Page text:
and Museum of the Order of Malta
Museum of the Order of Malta
The Order of Saint John of Jerusalem, subsequently known as the Order of Rhodes and finally the Order of Malta, was founded in 1090 by a religious man called Gérard whose home was in Provence, France.
The creation of this Order was approved by Pope Pascal II in 1113. At its inception the only purpose of this Order was to look after the poor and the sick among the pilgrims travelling from Europe to pray on Christ’s grave in Jerusalem. However, it soon became necessary to take up arms to defend the Christians against the Muslims. Thus the Order took on a military role.
These are the two aspects of the Order which one finds throughout its history: in the Holy Land between 1187 and 1291; in Cyprus from 1291 to 1310; in Rhodes from 1310 to 1522 and Malta from 1530 to 1798. Legends of heroic deeds of the Order, fighting under the banner of religion against the infidels are part of history.
Having been a sovereign power in Rhodes for 210 years and then in Malta for 268 years, the Order still retains a moral sovereignty acknowledged by many countries around the world. Of the 78 Grand Masters who held office up until the French Revolution, half were French and France has provided the Order with the greatest number of Knights. When they were thrown out of Malta by Napoleon Bonaparte, The Order became homeless for many years before settling in The Holy city of Rome where its headquarters remain to this date.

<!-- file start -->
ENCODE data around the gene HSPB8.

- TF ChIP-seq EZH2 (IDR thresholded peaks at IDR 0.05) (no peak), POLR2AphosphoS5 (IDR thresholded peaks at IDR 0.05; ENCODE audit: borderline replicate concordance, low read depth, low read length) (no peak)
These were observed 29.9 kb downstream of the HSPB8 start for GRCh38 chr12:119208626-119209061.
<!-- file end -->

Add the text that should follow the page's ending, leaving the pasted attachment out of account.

Nowadays the principal activities of the Order are to provide charitable help and support, particularly for lepers, the handicapped, the victims of war or natural disasters, whilst at the same time performing and international diplomatic function which grows year by year.